## Tuesday, March 6, 2012

### this week's MGRE Math Beast Challenge

From here:

Go to it! My answer will eventually appear in the comments, but right now I suspect the correct response is (D)-- cannot be determined. Why? Because there are four pieces of data we need to know, and we don't know any of them:

1. initial height
2. "diminished" height
3. initial radius
4. "diminished" radius

Still, that's just a conjecture at this point.* When I finally write out my attempted solution, I may disagree with what I've just written. Stay tuned-- but feel free to leave your answer in the comments if you think you've arrived at it before I have.

*If we think of the problem two-dimensionally, i.e., in terms of similar triangles, it may be that there is a solution. Again, I'm typing all this in a rush, so I really don't know yet. Will have to stare hard at the problem before I give it a go.

_

#### 1 comment:

Kevin Kim said...

I think the answer may in fact be (A): Quantity A is greater.

Because I can't use subscript and superscript fonts, I'm going to designate our four relevant variables this way:

H = the height of the full cone with 1000π units of water in it.

h = the height of the cone whose water volume has been reduced by 60%.

R = the radius of the larger cone.

r = the radius of the smaller cone.

The relationships between the heights and radii of the two cones can be expressed as:

r/R = h/H

Why? Think: similar triangles.

Imagine that we're looking at a cross-section of the two cones. It might look something like this:

__________ (H,R)
_________
________
_______
______
_____
____ (h,r)
___
__
_

--where (H,R) represents "height H, radius R," and (h,r) represents "height h, radius r." This cross-section represents two similar triangles: they share the same bottom angle, and the respective radii extend outward from the vertical edge at 90 degrees. That's enough to prove AAA (angle-angle-angle) similarity, which means the corresponding sides are proportionally related. So, once again:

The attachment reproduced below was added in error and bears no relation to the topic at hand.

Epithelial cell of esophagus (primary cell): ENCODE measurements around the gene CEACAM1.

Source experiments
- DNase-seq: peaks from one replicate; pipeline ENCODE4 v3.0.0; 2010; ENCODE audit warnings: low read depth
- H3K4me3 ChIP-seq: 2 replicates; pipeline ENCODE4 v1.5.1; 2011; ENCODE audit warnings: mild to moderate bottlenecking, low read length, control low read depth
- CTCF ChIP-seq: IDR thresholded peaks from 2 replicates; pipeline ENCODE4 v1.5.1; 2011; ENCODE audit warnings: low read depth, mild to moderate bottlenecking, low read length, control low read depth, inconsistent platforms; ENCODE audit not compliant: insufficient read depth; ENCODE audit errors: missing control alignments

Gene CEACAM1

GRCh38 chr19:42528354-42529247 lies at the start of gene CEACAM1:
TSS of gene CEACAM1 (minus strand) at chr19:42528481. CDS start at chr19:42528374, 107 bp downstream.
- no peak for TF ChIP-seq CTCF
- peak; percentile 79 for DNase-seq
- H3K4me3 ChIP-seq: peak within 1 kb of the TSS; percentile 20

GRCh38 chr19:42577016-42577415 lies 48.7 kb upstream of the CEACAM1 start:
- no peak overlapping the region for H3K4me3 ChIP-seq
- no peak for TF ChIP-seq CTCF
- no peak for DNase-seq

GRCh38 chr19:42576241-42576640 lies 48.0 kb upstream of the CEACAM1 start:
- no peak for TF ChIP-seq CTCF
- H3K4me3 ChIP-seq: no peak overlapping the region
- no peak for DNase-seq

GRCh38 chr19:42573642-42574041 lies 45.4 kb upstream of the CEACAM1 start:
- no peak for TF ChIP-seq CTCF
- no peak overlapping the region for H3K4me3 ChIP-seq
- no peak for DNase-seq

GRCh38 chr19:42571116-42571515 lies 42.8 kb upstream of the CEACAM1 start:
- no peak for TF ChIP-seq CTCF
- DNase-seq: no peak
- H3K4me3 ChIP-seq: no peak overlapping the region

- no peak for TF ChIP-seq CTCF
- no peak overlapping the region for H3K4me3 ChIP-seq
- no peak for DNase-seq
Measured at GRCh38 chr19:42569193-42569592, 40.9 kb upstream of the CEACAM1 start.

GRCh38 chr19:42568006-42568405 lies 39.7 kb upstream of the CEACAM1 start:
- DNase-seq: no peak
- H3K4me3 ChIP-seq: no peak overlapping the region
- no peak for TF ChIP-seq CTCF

r/R = h/H

The volumes of these two cones can be expressed this way:

V(sm) = (1/3)π(r^2)h

V(lg) = (1/3)π(R^2)H

We know that the volume of the smaller cone is only 40% that of the larger cone, so:

V(sm)/V(lg) = 400π/1000π = 400/1000

Let's leave that unreduced for the moment. You'll see why.

We can now set up a ratio:

V(sm)/V(lg) = 400/1000 =

[(1/3)π(r^2)h]/[(1/3)π(R^2)H]

Let's rewrite the above fraction in a more "vertical" form so you can see what's going to happen next.

(1/3)π(r^2)h
----------------
(1/3)π(R^2)H

We can immediately cancel out the [(1/3)π] on the top and bottom:

(r^2)h
----------
(R^2)H

...and now it's a good time to remember that r/R = h/H. This means that we can replace the r and R with h and H, and still preserve the ratio:

h^3/H^3 = 400/1000

So then we take the cube root of both sides (which I'll write using fractional powers since there's no cube-root symbol that I can use in the comment thread), and we get:

h/H = 400^(1/3)/10

So what's the cube root of 400? I can't say right away, but I do know it's a number greater than 4. In fact, I can reason that it's between 4 and 10: 4^3 = 64 and 10^3 = 1000. The cube root of 400 lies between these whole numbers. Since h/H is the very quantity we're comparing with 0.4, then the answer is clearly that Quantity A is greater.

(In case you're wondering, my calculator says the cube root of 400 is approximately 7.368063.)

QED.